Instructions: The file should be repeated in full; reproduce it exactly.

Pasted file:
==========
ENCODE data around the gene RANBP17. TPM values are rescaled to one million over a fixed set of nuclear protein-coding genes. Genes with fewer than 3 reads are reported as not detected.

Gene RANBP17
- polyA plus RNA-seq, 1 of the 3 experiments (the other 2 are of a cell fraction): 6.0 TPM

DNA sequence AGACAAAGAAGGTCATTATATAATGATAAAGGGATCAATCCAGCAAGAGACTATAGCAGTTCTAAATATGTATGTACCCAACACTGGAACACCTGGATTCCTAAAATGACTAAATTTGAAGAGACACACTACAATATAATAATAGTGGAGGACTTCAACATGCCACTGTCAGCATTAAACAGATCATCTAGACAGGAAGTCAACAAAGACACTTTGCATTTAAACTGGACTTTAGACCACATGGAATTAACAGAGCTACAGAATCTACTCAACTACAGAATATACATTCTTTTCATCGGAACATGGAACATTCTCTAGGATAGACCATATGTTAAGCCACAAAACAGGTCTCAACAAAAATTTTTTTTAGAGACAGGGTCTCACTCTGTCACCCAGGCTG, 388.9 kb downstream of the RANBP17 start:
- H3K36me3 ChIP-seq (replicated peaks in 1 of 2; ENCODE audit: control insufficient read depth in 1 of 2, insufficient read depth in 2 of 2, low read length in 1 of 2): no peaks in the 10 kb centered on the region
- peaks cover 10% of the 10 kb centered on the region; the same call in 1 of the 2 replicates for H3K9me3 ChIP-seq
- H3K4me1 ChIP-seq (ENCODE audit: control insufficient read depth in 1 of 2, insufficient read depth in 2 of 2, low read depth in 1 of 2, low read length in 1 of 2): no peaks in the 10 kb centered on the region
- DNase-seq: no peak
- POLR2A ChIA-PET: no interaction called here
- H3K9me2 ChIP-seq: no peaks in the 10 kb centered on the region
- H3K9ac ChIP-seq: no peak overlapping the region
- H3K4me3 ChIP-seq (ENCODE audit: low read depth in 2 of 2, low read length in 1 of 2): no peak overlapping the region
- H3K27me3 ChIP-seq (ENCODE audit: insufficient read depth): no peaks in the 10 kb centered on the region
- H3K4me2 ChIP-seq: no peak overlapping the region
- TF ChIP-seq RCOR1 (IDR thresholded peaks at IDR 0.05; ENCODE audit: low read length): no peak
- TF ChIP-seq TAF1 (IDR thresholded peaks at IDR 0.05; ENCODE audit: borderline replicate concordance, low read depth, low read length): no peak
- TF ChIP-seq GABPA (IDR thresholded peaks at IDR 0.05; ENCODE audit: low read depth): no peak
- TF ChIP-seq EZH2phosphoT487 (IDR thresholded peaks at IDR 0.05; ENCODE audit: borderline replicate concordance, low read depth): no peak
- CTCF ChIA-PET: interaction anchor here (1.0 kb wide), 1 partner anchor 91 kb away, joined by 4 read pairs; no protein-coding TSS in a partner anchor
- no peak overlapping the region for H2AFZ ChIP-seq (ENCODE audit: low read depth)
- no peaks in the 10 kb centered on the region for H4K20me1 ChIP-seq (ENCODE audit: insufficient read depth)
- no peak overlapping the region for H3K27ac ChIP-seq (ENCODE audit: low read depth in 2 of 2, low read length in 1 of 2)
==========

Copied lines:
ENCODE data around the gene RANBP17. TPM values are rescaled to one million over a fixed set of nuclear protein-coding genes. Genes with fewer than 3 reads are reported as not detected.

Gene RANBP17
- polyA plus RNA-seq, 1 of the 3 experiments (the other 2 are of a cell fraction): 6.0 TPM

DNA sequence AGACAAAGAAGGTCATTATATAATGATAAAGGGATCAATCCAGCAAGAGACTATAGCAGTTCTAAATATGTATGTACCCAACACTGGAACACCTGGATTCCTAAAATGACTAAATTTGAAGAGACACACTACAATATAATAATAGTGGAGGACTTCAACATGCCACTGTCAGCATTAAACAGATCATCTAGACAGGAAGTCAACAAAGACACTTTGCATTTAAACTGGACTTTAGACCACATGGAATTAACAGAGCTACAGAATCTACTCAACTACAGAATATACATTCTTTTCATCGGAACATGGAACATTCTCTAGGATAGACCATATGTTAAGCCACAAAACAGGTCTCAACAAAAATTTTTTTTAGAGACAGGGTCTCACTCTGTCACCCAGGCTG, 388.9 kb downstream of the RANBP17 start:
- H3K36me3 ChIP-seq (replicated peaks in 1 of 2; ENCODE audit: control insufficient read depth in 1 of 2, insufficient read depth in 2 of 2, low read length in 1 of 2): no peaks in the 10 kb centered on the region
- peaks cover 10% of the 10 kb centered on the region; the same call in 1 of the 2 replicates for H3K9me3 ChIP-seq
- H3K4me1 ChIP-seq (ENCODE audit: control insufficient read depth in 1 of 2, insufficient read depth in 2 of 2, low read depth in 1 of 2, low read length in 1 of 2): no peaks in the 10 kb centered on the region
- DNase-seq: no peak
- POLR2A ChIA-PET: no interaction called here
- H3K9me2 ChIP-seq: no peaks in the 10 kb centered on the region
- H3K9ac ChIP-seq: no peak overlapping the region
- H3K4me3 ChIP-seq (ENCODE audit: low read depth in 2 of 2, low read length in 1 of 2): no peak overlapping the region
- H3K27me3 ChIP-seq (ENCODE audit: insufficient read depth): no peaks in the 10 kb centered on the region
- H3K4me2 ChIP-seq: no peak overlapping the region
- TF ChIP-seq RCOR1 (IDR thresholded peaks at IDR 0.05; ENCODE audit: low read length): no peak
- TF ChIP-seq TAF1 (IDR thresholded peaks at IDR 0.05; ENCODE audit: borderline replicate concordance, low read depth, low read length): no peak
- TF ChIP-seq GABPA (IDR thresholded peaks at IDR 0.05; ENCODE audit: low read depth): no peak
- TF ChIP-seq EZH2phosphoT487 (IDR thresholded peaks at IDR 0.05; ENCODE audit: borderline replicate concordance, low read depth): no peak
- CTCF ChIA-PET: interaction anchor here (1.0 kb wide), 1 partner anchor 91 kb away, joined by 4 read pairs; no protein-coding TSS in a partner anchor
- no peak overlapping the region for H2AFZ ChIP-seq (ENCODE audit: low read depth)
- no peaks in the 10 kb centered on the region for H4K20me1 ChIP-seq (ENCODE audit: insufficient read depth)
- no peak overlapping the region for H3K27ac ChIP-seq (ENCODE audit: low read depth in 2 of 2, low read length in 1 of 2)